Sunday, August 24, 2008

Homegrown meals or One Local Summer challenge weeks 9-12

For the past month or so I've been whinging offline about having to post locally sourced meals for the One Local Summer challenge. Now, this is especially bad because I chose to sign up for this challenge but have not been keeping up with the posts.

The one thing in my favor is we have not deviated from the local foods idea behind the challenge. Even tho drought in our part of Virginia is playing havoc with our garden and those who supply most of the local farmers' markets, we've managed to keep some things growing and producing. Because we're diligently preserving any excess produce we're in good shape to continue eating locally through much of the coming winter.

So the one local meal (out of many eaten this week) that I want to describe was a harvest party of sorts that we enjoyed at my sister's house yesterday. We were over at her neighbor's to pick grapes and since her neighbor happens to be our mother, it quickly turned into a big family gathering, even including DBil's parents. That happens a lot in our family. Two will gather and the next thing you know there are so many family members around we're spilling out the door. Could be good, could be bad, I guess. In our family it's usually good.

Mom's two grapevines were filled with particularly sweet grapes this year thanks to the very dry weather we're experiencing. And, since Japanese beetles didn't besiege the grapes this year, it was a bumper crop. We picked grapes, washed, stemmed grapes, put them in jars and processed several batches of jars in a boiling water bath to make 54 quarts of grape juice concentrate.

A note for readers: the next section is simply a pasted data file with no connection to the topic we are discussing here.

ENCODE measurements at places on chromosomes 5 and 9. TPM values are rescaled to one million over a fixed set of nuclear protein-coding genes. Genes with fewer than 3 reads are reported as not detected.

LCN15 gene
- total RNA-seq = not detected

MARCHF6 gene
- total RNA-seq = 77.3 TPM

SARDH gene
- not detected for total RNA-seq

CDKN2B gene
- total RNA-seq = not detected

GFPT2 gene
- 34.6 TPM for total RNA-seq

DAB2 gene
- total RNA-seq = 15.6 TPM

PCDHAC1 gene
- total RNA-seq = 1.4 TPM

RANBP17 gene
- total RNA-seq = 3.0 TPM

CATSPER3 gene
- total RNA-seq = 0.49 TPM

The next thing you know, it's getting late and everyone's hungry. Do we call for pizza delivery? Are you kidding? First of all, they live in the country -- I'm not sure that's even an option. And secondly, DSis and DBil's garden was just sitting there waiting to be plundered.

From their home garden we prepared corn on the cob with fresh butter, Italian flat beans cooked with a small piece of home-cured ham, sweet and juicy muskmelon and sliced tomatoes and cucumbers. Alongside she served Harvey House slaw made earlier in the week with some of the cabbage we harvested earlier this summer and stored in their cellar.

DH cooked a few brats over the fire in the outdoor fire ring while every thing else was being prepared in the kitchen. The brats are made by a local seller at our farmers' market. DH can't go there without getting one hot off the grill and sometimes picks up a few for the freezer, too. DSis didn't have any rolls for the brats (this was a spur of the moment dinner party, remember) but we just spread a little Nectarine Mustard on them or, in DS's case, topped them off with homemade fresh salsa.

There's only one more week left on the One Local Summer challenge and the idea of spending time over the next few days searching out some esoteric ingredient perhaps only available in this county or finding a local source for oats, a food we use a lot of both as a dish on its own and as an important ingredient in many favorite recipes, is very appealing. But I know it's not going to happen.

Tomorrow I'll spend several hours processing homegrown tomatoes into beautiful jars of whole tomatoes or salsa or just plain dried tomatoes. Tuesday's probably going to be focused on making more jerky -- DH and DS have found a recipe they both love. The fall crops of beans and more tomatoes need to be weeded and watered. Wednesday I'm going to check on a friend's pear tree and pick if they're ready. Thursday's subject will be either pears or more grapes. Jelly's on the to-do list. And so it goes.

My envy of those posters who weekly get to track down sources for local foods is part of the "grass is greener" thing. I get to harvest most all of what we eat but I do it at the expense of time to be out in the world amongst other consumers. Everyone has a niche, I just get the urge to move outside mine after several months of continuing garden care, harvesting and processing. But I'm not giving up my garden.

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